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Quasiparticle Discovery Sheds Light on Quantum Spin Liquid State

Theoretical physicists from various international institutions provided insight into the long-expected development of quasiparticles, which are similar to the well-known Dirac particles that obey the relativistic Dirac equation. The research recently published in Nature Physics proposed that these quasiparticles, also called Dirac spinons, reside in a brand-new quantum state known as a quantum spin liquid state.

Quasiparticle Discovery Sheds Light on Quantum Spin Liquid State
Linear spin wave prediction on the kagome lattice: a and b show the spin spectra without introducing disorder effects. c and d display the spectra with the same parameters but introduce disordered effects to fit the experimental results. e and f show the spectra with different kinds of disorder. Image Credit: The University of Hong Kong

Dr. Chengkang Zhou and Professor Zi Yang Meng from The University of Hong Kong, experimentalists Zhenyuan Zeng and Professor Shiliang Li from the Institute of Physics (IOP), Chinese Academy of Sciences (CAS), and Professor Kenji Nakajima from J-PARC Center, Japan, collaborated for the research.

Quasiparticles are fascinating objects that arise from the collective behavior of materials; they can be thought of as a collection of particles. In particular, the Dirac spinons are predicted to have unique properties like a linear dispersion relation between energy and momentum, resembling the Dirac electrons in graphene and quantum moire materials and Dirac particles in high-energy physics.

However, prior to this work, such spin-neutral, charge-neutral quasiparticles were not observed in quantum magnets.

To find Dirac spinons in quantum magnets has been the dream of generations of condensed matter physicists; now that we have seen the evidence of them, one can start to think about the countless potential applications of such highly entangled quantum material. Who knows, maybe one day people will build quantum computers with it, just as people have been doing in the past half-century with silicon

Zi Yang Meng, Professor and Study Corresponding Author, The University of Hong Kong

The elusive quasiparticles were observed in YCu3-Br, a unique material with a kagome lattice structure. This substance was the focus of the team's work. Previous research had suggested that the material would display a quantum spin liquid state, which made it a prime target for investigation.

To facilitate the detection of spinons in YCu3-Br, the research team surmounted various obstacles by aggregating around 5000 individual single crystals. This assembly satisfied the criteria necessary for conducting experiments like inelastic neutron scattering.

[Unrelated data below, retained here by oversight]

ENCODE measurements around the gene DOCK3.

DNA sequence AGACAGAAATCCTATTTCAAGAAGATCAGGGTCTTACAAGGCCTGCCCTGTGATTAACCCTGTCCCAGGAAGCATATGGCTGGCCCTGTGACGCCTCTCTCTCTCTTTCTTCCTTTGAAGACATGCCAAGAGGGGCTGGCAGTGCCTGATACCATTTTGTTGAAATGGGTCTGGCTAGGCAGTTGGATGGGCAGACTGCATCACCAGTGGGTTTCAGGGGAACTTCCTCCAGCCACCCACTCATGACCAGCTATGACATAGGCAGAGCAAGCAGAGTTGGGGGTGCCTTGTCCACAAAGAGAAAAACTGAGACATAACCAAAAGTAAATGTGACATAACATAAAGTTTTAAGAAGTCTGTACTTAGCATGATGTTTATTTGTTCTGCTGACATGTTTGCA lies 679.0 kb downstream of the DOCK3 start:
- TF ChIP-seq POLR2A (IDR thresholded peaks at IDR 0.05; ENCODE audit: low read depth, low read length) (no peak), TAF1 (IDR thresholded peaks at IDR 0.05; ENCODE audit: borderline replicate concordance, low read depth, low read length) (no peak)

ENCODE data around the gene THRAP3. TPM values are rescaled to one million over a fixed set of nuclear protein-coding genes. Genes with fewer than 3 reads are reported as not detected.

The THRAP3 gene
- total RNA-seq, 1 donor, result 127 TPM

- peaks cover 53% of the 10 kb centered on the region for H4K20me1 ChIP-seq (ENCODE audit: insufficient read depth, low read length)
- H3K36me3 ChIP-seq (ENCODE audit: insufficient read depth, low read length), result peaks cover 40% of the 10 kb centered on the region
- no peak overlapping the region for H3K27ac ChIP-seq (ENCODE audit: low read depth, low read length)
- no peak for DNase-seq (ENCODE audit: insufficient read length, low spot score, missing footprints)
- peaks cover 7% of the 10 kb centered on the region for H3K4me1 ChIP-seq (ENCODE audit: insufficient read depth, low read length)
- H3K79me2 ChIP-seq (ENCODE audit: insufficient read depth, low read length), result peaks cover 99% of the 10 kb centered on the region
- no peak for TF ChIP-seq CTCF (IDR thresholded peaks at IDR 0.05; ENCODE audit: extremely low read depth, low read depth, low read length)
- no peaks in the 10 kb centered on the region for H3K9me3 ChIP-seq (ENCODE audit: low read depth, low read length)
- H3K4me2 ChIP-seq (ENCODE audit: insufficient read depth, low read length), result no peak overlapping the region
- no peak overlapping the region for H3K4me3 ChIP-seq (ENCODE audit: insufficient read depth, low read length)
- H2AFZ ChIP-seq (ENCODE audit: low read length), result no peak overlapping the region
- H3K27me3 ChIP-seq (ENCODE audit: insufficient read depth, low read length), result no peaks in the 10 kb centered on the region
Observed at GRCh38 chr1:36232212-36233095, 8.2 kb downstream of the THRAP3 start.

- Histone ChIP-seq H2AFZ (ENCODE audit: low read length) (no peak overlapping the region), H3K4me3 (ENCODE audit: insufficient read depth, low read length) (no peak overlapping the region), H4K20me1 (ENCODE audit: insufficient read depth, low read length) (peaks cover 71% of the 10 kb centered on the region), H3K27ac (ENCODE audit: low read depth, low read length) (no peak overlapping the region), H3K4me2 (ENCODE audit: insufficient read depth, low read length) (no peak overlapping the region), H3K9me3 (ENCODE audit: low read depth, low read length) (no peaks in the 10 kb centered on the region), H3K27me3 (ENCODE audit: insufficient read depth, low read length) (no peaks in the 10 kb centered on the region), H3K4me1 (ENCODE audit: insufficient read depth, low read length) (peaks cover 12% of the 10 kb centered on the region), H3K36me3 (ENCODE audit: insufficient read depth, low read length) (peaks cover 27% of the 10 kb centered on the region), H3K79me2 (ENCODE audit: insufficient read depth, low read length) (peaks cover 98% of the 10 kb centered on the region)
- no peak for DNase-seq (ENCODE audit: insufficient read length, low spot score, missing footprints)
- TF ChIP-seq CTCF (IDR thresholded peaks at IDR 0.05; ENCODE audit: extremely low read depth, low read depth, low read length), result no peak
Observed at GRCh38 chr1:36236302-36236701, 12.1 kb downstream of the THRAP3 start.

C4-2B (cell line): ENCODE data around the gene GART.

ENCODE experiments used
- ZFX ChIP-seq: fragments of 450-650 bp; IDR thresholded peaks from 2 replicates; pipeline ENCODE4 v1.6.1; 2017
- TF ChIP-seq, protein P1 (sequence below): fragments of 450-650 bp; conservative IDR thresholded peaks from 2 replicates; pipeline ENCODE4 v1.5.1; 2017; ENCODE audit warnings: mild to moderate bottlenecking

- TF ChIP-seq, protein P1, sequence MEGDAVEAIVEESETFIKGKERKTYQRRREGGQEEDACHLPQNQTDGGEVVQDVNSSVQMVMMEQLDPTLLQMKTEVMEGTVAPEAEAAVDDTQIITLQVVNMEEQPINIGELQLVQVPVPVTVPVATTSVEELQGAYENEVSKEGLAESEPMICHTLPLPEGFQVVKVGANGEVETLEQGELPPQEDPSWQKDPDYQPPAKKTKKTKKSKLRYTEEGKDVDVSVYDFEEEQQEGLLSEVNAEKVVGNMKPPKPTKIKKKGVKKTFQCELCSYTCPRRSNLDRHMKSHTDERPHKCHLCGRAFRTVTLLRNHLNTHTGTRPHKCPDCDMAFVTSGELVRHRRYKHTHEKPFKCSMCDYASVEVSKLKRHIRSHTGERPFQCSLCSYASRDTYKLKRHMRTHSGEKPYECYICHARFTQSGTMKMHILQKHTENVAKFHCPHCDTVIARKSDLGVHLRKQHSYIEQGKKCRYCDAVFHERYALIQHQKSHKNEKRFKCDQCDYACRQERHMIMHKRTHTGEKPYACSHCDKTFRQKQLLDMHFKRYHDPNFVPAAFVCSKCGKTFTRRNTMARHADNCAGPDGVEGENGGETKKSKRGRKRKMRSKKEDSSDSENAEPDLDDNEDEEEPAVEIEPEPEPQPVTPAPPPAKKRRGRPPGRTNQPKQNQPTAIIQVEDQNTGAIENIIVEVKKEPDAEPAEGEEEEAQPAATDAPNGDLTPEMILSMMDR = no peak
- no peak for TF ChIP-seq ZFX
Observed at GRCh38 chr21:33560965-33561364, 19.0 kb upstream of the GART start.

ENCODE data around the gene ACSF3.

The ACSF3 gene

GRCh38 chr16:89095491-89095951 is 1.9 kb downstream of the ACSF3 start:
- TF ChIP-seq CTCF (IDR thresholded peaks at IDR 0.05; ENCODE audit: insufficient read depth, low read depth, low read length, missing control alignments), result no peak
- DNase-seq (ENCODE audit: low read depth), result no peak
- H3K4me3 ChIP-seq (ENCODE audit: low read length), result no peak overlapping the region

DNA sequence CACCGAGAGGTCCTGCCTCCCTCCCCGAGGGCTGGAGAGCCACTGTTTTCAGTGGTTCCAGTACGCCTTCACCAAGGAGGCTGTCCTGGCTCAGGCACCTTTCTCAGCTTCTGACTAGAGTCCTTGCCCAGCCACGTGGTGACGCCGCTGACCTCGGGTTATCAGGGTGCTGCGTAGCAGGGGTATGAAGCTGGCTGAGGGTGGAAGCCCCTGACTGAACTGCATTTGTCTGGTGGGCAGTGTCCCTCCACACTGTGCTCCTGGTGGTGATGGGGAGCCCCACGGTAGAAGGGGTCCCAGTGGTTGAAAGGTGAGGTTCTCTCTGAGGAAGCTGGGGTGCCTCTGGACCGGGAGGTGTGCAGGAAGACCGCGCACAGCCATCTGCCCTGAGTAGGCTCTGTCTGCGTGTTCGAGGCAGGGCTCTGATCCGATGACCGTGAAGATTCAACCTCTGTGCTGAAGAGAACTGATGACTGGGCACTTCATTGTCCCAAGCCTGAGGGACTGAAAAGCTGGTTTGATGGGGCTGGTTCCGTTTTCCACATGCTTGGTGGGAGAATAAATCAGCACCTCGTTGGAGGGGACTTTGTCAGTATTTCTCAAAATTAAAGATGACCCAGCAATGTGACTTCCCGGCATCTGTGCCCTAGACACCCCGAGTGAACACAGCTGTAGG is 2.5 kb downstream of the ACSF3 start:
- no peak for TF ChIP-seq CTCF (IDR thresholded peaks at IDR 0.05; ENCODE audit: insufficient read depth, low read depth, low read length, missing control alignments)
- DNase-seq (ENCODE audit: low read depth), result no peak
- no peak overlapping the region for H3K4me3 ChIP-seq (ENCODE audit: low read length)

The group investigated the material's spin excitations using sophisticated methods, such as inelastic neutron scattering. They found interesting conical spin continuous patterns that resembled the distinctive Dirac cone.

Due to experimental constraints, it was difficult to directly detect a single spinon; nevertheless, by comparing the team's results with theoretical expectations, they were able to identify specific spectrum signatures indicative of the presence of spinons in the material.

It has always been difficult to find spectrum evidence of Dirac spinon excitations. It can be compared to a clear cry cutting through the fog of spectral inquiry on the quantum spin liquid state, as this result offers strong evidence for the existence of a Dirac quantum spin liquid state. The results pave the way for future research into the characteristics and uses of YCu3-Br while advancing the basic understanding of condensed matter physics.

The quantum spin liquid state, characterized by the existence of fractional spinon excitations, may have implications for quantum information and high-temperature superconductivity. The spins are strongly intertwined in this condition and stay disordered at low temperatures.

Examining the spectral signals from spinons obeying the Dirac equation would result in a deeper comprehension of the quantum spin liquid state of matter. This knowledge also acts as a road map for its more general applications, such as the investigation of quantum information and high-temperature superconductivity.

The research was funded by the Ministry of Science and Technology of China, the Chinese Academy of Sciences, and grants from the Hong Kong Research Grants Council. Neutron scattering measurements were performed on AMATERAS, J-PARC.

Journal Reference:

‌ Zeng, Z., et al. (2024) Spectral evidence for Dirac spinons in a kagome lattice antiferromagnet. Nature Physics.


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